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The Influence of Teacher Collaboration on Perceptions of Normative Culture: A Network Analysis of Site-Managed High Schools

  • Author(s): Waite, Anisah
  • Advisor(s): Fuller, Bruce
  • et al.
Abstract

The decentralization of school governance—often blended with market dynamics—has become a prominent strategy for lifting the performance of urban schools. This approach rests upon several assumptions, primarily that freedom from bureaucratic regulation will strengthen teacher community and result in more effective allocation of instructional resources. But do small autonomous high schools host such favorable social-organizational features? What drives collaborative relationships among teachers in decentralized schools? And do these relations help to account for between-school and between-teacher variation in teacher trust and shared responsibility for student learning?

To examine these core questions I draw on social network theory as a theoretical frame and build from the literature on the social organization of efficacious schools. Survey data were collected from 392 teachers in 20 small site-managed charter and pilot high schools located in Los Angeles. First, I used p2 network modeling to determine the extent to which a teacher’s position in the school organization and personal characteristics predicted their instructional support relationships. Second, to examine the influence of these instructional support relationships on a teacher’s perceptions of normative culture in their schools, I estimated hierarchical linear models (HLM) estimating collective responsibility and relational trust as functions of teacher position in the school organization, teacher personal characteristics, and teacher- and school-level network measures of the instructional support relationships.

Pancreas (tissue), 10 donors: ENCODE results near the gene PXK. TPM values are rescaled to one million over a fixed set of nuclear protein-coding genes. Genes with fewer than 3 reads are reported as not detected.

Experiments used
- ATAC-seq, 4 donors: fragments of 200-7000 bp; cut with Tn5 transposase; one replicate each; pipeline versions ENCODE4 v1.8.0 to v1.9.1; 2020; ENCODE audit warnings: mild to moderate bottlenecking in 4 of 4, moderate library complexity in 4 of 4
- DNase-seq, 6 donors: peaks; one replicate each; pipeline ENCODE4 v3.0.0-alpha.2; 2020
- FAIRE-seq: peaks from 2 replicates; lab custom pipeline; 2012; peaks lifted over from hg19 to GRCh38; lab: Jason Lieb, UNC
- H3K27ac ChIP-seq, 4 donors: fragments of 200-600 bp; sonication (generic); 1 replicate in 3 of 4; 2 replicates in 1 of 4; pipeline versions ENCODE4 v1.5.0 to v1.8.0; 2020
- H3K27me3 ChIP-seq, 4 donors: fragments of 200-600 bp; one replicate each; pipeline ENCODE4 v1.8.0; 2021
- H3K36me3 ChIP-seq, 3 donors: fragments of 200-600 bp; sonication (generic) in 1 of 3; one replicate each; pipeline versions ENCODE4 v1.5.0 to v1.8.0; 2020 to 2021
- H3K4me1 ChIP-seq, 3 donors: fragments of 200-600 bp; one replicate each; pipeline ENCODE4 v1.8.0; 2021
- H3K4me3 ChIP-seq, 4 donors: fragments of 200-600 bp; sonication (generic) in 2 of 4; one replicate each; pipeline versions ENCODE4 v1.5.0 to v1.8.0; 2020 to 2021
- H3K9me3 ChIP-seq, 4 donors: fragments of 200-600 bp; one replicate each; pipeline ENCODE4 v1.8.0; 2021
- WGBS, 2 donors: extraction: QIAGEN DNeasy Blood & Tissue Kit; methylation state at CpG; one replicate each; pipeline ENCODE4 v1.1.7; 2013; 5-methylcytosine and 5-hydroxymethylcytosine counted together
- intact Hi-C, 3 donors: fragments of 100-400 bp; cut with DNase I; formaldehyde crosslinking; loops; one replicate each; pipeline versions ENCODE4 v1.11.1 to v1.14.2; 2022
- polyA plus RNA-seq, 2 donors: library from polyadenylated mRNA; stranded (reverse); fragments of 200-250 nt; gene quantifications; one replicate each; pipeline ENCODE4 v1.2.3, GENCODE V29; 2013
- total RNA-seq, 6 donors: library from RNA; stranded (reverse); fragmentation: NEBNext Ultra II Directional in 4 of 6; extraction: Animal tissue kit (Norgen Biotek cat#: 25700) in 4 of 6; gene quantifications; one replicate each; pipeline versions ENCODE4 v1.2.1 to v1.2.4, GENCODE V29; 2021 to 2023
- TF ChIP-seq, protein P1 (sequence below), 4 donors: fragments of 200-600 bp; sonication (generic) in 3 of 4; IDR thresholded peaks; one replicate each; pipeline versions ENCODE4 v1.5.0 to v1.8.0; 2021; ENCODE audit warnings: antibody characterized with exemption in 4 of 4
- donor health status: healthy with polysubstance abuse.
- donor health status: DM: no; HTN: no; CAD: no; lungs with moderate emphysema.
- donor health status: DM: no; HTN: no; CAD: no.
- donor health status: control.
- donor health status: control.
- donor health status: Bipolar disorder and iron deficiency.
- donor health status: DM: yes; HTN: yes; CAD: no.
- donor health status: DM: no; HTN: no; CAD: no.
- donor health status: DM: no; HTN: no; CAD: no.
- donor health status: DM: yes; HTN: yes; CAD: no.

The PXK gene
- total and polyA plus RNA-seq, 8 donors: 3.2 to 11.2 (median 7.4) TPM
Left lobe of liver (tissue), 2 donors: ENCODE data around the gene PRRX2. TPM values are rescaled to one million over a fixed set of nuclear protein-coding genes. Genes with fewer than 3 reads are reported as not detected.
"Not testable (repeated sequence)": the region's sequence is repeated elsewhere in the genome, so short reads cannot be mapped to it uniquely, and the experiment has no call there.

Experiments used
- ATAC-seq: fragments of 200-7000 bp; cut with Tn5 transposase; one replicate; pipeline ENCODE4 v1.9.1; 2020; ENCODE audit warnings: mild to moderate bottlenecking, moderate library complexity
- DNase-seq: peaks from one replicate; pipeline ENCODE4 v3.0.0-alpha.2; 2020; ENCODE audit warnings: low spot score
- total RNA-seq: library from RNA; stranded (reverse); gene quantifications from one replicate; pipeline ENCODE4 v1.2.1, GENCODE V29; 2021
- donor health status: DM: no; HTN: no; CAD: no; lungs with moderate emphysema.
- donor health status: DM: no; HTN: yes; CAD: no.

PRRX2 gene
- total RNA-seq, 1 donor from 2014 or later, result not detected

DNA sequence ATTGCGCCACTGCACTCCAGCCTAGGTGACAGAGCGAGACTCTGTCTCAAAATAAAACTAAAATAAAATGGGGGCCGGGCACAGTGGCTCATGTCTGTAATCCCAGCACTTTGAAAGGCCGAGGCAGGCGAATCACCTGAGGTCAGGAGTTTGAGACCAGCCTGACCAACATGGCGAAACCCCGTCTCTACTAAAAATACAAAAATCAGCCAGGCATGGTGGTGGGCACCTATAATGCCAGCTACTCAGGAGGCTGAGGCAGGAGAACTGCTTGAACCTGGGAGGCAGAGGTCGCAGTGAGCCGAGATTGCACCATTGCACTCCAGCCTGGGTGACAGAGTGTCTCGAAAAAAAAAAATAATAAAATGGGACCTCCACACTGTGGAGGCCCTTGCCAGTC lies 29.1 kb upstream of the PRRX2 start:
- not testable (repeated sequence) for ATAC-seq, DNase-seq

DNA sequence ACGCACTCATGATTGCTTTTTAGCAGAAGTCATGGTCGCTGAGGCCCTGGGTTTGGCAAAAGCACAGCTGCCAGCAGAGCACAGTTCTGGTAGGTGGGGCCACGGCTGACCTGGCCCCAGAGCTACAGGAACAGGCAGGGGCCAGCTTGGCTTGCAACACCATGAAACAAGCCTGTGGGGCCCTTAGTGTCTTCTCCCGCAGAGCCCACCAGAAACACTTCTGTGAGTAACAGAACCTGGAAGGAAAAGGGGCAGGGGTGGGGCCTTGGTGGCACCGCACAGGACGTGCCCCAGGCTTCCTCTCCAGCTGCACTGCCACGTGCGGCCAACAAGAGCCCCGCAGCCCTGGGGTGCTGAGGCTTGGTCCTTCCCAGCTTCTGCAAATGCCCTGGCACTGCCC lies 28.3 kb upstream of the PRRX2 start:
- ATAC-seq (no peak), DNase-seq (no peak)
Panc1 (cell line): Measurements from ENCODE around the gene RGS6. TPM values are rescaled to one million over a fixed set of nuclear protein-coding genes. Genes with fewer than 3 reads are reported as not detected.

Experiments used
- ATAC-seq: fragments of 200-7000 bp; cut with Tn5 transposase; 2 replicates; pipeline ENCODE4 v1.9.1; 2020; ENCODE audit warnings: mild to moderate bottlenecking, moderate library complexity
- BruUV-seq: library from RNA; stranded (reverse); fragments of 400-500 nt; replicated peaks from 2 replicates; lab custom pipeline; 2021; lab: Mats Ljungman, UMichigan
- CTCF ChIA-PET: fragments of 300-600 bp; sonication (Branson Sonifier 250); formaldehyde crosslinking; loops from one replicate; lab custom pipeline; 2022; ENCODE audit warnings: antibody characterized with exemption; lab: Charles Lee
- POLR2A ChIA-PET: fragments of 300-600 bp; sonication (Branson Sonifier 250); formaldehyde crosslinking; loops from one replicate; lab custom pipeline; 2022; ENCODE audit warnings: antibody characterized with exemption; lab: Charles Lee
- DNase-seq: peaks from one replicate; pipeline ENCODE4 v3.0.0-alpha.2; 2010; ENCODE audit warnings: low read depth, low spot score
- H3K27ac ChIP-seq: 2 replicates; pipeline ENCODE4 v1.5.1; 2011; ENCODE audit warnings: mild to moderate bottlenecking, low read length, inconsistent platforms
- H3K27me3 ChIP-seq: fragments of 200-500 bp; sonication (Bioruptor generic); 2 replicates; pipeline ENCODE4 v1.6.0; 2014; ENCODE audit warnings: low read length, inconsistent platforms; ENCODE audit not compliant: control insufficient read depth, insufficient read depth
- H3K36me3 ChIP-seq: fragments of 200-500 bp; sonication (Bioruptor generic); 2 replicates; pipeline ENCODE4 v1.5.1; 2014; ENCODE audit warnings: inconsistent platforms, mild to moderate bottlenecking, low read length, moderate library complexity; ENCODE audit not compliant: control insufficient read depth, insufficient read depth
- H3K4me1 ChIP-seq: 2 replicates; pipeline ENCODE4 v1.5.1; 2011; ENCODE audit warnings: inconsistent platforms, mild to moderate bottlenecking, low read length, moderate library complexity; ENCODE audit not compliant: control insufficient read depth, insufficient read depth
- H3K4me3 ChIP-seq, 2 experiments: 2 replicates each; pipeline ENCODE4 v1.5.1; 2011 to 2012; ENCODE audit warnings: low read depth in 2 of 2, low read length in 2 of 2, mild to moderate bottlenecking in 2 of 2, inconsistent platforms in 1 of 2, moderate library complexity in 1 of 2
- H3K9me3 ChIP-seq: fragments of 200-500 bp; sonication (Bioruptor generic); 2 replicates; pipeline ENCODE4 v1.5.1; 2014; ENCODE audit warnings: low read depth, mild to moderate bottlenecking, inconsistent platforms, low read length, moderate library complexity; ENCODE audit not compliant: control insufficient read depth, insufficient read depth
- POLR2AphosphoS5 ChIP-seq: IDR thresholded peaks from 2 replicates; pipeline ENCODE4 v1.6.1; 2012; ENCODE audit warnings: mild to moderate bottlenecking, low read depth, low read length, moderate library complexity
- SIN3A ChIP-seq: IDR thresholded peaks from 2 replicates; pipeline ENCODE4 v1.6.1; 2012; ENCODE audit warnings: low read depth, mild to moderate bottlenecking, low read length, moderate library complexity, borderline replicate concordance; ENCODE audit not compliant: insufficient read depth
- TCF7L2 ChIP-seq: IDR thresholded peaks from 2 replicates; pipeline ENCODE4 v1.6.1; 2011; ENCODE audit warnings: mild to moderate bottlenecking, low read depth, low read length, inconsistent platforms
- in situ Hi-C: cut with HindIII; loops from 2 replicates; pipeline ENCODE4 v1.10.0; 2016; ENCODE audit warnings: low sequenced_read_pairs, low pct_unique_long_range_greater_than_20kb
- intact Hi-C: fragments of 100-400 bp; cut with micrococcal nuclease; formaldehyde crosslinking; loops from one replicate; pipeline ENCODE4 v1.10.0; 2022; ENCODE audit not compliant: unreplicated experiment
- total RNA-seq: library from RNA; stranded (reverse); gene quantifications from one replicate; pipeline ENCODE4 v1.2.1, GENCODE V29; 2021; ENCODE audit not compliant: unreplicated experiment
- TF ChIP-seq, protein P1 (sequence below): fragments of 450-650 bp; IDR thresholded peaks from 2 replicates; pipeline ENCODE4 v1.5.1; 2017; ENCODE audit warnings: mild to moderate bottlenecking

Teachers’ choice of colleagues to whom they turn for support to improve their teaching practice reflected not only leaders’ efforts to shape teacher collaboration, but also preferences for forming ties with a colleague based on their personal characteristics. Teachers were more likely to seek advice to improve their teaching practice from colleagues who taught the same subject. However, teachers were less likely to seek advice from the more experienced teachers in the school. The likelihood of an instructional advice relationship was greater when teachers were of the same race.

Teachers’ perceptions of normative culture were influenced by the distribution of these social resources in the school, in that uneven distribution of advice and support relationships was detrimental for a sense of shared responsibility for student learning but conducive to a high level of trust in the group. For individual teachers, their collaborative activity conditioned the perceptions further: those teachers most often approached for support by colleagues held weaker perceptions of the group’s overall shared responsibility.

This approach advances the study of teacher professional community to incorporate the “dyad” as a focus, honing in on an essential building block of cohesive social organizations. The study also demonstrates meaningful variation among teachers within the same school in how they perceive normative culture. The findings contribute to the literature on teacher professional community and have implications for policymakers, districts and school leaders.

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